PROGRAM TITLE: 	Economics of Global Change and U.S. Agriculture
ACTIVITY STREAM: 	Assessment
SCIENCE ELEMENT: 	Food and Agriculture, Economics

 U.S. DEPARTMENT OF AGRICULTURE
Economic Research Service

SCIENTIFIC MERIT:  The research program examines resource issues 
and policies with inherently international dimensions and assesses their 
implications for U.S. Agriculture. The program emphasizes the economic 
effects of (a) climate change and (b) international environmental agreements. 
Recent accomplishments  include: (a) publication of a book, refereed journal 
articles, and government reports on the economic effects of climate change on 
world agriculture, (b) development of a global general equilibrium model 
linking food needs and supplies to climate-related changes in land and water 
resources, and (c) working papers/reports on the impacts of environmental 
policy on innovation, decision-making under uncertainty, and assessment of 
programs to preserve  biodiversity.

Quality assurance is provided by peer-review within agency, publication in 
 refereed journals, and collaborative research with and feedback from 
universities and other institutions. Continuing jointly funded research is 
ongoing with the following institutions: Massachusetts Institute 
of Technology, University of Chicago, Yale University, University of 
California at Berkeley, Cornell University, University of Michigan, 
University of California at Davis, Wesleyan University, University of 
Minnesota, Purdue University, the Energy Policy Research Institute, and the 
Australian Industries and Trade  Commission.

The principal question the climate change program is addressing is the open-
economy impacts of changes in land and water resources. Previous research 
 on the impacts of climate change on U.S. agriculture has not explicitly 
considered competition for land and water by different sectors in a general 
equilibrium setting. Preliminary results are expected by the end of 
FY94. The FY95 program will improve the intertemporal aspects of the 
model. Ongoing research will focus on the role of adaptation and 
technological change. 

A recent National Academy of Sciences report concluded that conversion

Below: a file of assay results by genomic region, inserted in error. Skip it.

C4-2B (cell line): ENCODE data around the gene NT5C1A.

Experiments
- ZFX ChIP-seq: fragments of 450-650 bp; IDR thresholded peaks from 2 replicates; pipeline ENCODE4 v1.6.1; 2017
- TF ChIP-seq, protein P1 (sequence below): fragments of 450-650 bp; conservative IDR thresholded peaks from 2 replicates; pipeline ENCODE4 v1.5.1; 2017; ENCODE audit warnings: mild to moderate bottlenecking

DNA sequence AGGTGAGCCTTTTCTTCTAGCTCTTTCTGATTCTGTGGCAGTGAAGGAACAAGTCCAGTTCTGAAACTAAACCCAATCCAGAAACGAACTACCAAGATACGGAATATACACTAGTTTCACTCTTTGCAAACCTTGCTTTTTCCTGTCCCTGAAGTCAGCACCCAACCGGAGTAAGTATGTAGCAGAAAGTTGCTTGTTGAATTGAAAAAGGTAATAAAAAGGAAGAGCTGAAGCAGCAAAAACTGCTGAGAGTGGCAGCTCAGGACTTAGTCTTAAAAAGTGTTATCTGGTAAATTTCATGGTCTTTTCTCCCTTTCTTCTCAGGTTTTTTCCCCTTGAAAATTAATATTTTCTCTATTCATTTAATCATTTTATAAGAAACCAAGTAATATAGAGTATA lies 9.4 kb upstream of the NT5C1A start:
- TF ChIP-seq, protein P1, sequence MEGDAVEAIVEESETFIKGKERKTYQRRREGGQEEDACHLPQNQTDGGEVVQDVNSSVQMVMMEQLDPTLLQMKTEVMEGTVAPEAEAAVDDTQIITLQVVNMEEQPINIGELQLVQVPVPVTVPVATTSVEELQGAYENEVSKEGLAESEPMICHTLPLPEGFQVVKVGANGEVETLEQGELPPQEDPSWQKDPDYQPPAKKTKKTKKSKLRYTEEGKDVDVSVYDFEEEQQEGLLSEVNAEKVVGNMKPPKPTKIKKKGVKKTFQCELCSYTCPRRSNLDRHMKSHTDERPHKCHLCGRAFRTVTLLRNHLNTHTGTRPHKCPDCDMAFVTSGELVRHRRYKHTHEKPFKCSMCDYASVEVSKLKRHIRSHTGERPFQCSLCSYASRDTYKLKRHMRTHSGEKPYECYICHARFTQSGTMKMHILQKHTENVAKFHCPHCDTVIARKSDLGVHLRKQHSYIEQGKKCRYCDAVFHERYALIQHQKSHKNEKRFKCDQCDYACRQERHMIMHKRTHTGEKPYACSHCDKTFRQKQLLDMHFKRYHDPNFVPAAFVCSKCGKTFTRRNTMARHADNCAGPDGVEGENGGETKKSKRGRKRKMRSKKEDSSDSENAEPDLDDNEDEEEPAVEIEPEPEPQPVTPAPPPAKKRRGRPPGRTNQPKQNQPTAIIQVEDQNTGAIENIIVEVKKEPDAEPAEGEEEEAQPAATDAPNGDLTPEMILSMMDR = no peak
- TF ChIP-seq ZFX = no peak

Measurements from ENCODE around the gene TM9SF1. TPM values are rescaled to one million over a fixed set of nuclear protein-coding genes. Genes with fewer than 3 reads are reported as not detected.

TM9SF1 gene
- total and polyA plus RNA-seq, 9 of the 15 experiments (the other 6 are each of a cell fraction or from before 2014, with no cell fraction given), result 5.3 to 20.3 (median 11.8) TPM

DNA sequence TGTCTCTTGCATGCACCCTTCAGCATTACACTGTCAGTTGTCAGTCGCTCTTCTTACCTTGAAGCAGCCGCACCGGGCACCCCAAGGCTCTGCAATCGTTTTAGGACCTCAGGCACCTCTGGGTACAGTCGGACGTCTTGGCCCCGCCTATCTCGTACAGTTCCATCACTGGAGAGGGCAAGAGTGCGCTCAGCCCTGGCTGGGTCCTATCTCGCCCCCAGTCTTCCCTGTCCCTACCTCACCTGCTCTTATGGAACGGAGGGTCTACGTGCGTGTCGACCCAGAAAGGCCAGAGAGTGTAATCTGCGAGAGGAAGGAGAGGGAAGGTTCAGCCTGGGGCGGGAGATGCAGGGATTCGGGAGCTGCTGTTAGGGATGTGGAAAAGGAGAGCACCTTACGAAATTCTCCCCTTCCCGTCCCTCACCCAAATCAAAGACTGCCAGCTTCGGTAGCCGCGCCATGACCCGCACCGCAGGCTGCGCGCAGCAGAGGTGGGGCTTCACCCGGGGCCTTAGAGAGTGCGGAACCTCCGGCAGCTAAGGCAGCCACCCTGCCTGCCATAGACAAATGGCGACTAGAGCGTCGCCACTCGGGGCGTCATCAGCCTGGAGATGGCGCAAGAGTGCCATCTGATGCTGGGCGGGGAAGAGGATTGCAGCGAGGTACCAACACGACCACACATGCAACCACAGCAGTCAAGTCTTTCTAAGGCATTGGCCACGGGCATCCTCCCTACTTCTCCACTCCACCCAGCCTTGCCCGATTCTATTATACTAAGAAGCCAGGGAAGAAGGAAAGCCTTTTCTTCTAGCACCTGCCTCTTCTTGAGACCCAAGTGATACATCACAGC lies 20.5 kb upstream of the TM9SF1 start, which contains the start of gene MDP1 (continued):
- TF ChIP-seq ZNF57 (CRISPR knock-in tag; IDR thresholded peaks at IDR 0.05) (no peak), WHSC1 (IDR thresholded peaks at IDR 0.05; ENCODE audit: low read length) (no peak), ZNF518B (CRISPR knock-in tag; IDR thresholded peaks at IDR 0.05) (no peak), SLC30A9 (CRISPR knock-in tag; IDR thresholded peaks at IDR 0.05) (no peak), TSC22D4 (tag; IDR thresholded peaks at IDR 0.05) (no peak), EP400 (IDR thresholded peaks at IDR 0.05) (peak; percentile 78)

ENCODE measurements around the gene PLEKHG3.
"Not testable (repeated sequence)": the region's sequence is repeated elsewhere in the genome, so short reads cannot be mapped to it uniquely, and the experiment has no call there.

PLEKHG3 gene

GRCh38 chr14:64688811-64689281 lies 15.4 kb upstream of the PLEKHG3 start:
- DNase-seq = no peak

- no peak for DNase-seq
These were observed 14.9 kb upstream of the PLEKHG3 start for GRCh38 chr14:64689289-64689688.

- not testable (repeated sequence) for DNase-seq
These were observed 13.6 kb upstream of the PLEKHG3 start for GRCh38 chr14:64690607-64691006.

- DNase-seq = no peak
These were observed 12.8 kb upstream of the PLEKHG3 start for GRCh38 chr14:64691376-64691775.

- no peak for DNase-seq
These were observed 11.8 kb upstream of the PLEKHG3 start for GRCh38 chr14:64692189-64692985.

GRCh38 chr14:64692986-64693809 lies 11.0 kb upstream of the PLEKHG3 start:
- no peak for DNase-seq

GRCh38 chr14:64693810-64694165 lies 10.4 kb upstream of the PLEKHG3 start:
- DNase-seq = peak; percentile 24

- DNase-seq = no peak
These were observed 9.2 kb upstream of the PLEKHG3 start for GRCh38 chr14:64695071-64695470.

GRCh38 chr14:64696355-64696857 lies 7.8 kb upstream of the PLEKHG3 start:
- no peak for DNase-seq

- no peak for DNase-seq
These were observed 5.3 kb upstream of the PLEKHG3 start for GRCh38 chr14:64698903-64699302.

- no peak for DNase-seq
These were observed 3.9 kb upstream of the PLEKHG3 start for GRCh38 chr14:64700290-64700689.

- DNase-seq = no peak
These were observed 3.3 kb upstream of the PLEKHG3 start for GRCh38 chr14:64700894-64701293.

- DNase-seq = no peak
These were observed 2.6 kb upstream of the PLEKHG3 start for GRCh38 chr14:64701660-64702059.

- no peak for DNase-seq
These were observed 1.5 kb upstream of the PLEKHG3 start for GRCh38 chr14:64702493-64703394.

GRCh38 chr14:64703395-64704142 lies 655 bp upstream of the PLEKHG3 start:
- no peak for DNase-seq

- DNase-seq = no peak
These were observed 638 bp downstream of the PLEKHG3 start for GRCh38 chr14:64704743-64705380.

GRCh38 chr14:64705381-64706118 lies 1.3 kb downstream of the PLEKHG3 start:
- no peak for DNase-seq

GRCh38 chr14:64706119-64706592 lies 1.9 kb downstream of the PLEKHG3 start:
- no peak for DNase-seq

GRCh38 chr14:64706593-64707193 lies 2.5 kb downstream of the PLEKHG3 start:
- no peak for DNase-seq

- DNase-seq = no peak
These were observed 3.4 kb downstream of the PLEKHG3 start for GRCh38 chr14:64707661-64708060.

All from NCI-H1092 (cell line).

of natural habitats to agriculture is a main cause of biodiversity loss. 
The main issues addressed by biodiversity research will be the economic 
factors leading to habitat loss and the effectiveness of preservation programs.

STAKEHOLDERS:  Research activities convening lead authorship of the 
IPCC Working Group II Subgroup D (Agriculture) Assessment and serving as 
part of the  Editorial Working Group for an International Assessment of 
Global Climate Change and the Social Sciences. Climate change research is 
intended to provide agricultural-sector specific information for Working 
Group III of the IPCC. Information would also be useful for analyzing effects 
of National Action Plan  policies on agriculture. Biodiversity research in 
intended to provide information about the economic impacts of the U.N. 
Convention onĘBiological ĘDiversity.

POLICY RELEVANCE:  The program will examine the impacts of climate 
change on:  (a) the comparative advantage of U.S. agriculture relative to 
major trade competitors, (b) agricultural sector variables such as farm 
income, farm employment, agricultural land use and values, and water use, 
and (c) impacts on food processing industry and consumer food prices. The 
short-term payoffs will be information about economy-wide impacts of land 
and water resource constraints and about the effects of climate change on 
trade flows. Research will explicitly examine economics of land use decisions. 
The short-term regional focus will be in the U.S., other OECD countries and 
Pacific Rim countries. Longer-term information will examine the role of 
agricultural research and endogenous technological change. Research would 
also provide long-term information about income distribution and food 
security.

The biodiversity component of the program will evaluate the 
effectiveness of technical assistance programs for biodiversity preservation 
currently funded by U.S. Federal agencies (USAID, Forest Service, ARS) and 
multilateral donor agencies (World Bank, CGIAR).